Wednesdays at 8 p.m.
3 out of 5 Stars
If a show’s quality could be determined by the first seven minutes of its pilot episode, then NBC’s “Knight Rider” would stink. Jam-packed with cheap ploys like a car’s interior rising to such a dangerously high temperature that the hot girl must take off her clothes to survive, “Rider” ’s opening sequence probably caused most self-respecting television watchers to quickly change the channel. Surprisingly, though, “Rider” is deep — it boasts a complex main character and dares to break from its parent series — and that’s something that takes more than seven minutes to realize.
On the most basic level, “Knight Rider” is about special agent Mike Traceur (Justin Bruening, “All My Children”) and his car, an artificially intelligent Ford Mustang Shelby GT500KR nicknamed KITT (short for Knight Industries Three Thousand). Together, man and machine pursue international terrorists and are employed by Knight Industries, a secret organization that’s also dedicated to this goal. In this way, the current “Rider” mirrors its predecessor — which ran from 1982 until 1986 and starred David Hasselhoff, partnered with his own KITT, a talking Pontiac Trans Am.
It’s clear the new “Rider” only needs to present itself as an updated version of a show that had a long, prosperous run and loyal fan base — which was evident in the large audience the made-for-TV movie (which had the same cast) attracted last winter — to have some success. Yet, admirably, the new series takes steps to forge an identity of its own — something that will probably pay off in the long run.
The most compelling element of our generation’s “Rider” is its central protagonist, Traceur, who’s haunted by his experience fighting in the Iraq War. Like other heroes in contemporary action dramas (such as “Jericho”), Traceur’s life at home continues to be damaged by unspeakable things he did in Iraq. But his situation is a bit more complicated than the others: His memories have been mysteriously erased, and for reasons unbeknownst to him, people he served with in Iraq are now trying to kill him. Adding to all the confusion is the revelation at the end of the pilot, which suggested that one of Tracuer’s superiors at Knight Industries was behind the wiping of his memories.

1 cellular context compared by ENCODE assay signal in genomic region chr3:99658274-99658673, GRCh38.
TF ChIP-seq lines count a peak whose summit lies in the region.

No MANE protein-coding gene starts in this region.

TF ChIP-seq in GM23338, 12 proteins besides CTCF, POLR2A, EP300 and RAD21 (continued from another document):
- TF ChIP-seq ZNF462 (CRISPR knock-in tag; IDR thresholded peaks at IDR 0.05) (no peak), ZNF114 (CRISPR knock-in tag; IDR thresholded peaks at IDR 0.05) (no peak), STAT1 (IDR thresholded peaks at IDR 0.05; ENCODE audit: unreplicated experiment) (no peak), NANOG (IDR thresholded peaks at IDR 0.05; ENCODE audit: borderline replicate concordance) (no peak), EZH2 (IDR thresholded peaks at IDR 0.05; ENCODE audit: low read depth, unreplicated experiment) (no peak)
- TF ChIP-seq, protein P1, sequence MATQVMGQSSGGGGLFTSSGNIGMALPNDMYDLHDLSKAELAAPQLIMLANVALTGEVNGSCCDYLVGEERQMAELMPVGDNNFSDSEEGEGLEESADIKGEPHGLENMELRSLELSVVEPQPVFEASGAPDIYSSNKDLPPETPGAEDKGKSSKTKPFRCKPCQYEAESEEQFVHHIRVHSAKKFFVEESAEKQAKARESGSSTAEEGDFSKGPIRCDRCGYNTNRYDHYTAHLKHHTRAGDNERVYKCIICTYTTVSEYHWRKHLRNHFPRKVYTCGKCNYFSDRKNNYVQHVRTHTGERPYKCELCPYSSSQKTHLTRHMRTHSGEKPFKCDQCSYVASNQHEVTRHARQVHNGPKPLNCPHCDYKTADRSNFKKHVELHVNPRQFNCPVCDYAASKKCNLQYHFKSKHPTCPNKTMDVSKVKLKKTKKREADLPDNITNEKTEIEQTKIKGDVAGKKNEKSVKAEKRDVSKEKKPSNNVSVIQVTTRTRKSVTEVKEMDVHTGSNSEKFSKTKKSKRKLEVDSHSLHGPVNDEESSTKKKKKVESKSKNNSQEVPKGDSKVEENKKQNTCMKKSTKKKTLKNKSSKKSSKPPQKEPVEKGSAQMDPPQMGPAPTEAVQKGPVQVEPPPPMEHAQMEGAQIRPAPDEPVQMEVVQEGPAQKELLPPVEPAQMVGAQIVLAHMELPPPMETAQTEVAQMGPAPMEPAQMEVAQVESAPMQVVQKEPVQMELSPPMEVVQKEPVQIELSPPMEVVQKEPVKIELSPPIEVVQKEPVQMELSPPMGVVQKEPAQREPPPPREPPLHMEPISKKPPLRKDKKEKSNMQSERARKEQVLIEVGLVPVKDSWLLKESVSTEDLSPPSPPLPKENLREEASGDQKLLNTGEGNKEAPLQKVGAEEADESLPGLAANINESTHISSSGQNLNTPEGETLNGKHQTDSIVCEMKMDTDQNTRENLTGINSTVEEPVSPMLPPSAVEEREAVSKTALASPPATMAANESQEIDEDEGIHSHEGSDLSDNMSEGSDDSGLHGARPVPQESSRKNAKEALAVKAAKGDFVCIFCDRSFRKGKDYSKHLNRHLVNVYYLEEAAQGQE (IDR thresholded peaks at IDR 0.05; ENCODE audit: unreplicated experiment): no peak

By going with this storyline, “Rider” evolves from a show about some dude and his cool car to a suspenseful drama about a man trying to recapture his life from those who he thought were his friends. No disrespect to the original series, but it now takes more than a talking car to make a lasting impact on audiences, and the complexity of the Traceur character helps achieve this goal.
This doesn’t mean that “Rider” is radically different from the original series, as it dutifully continues the franchise’s trademark use of KITT as both a supporting character and the focus of more eye-popping action scenes. This frequently occurs in the pilot as KITT shoots at enemies with lasers, transforms into a truck and even bandages up a man’s bleeding hand. (Don’t ask.) The point is, the car can do just about anything. One thing remains, though: In this version of “Rider,” Traceur is the main attraction and everyone, and everything, else — including KITT — takes a back seat.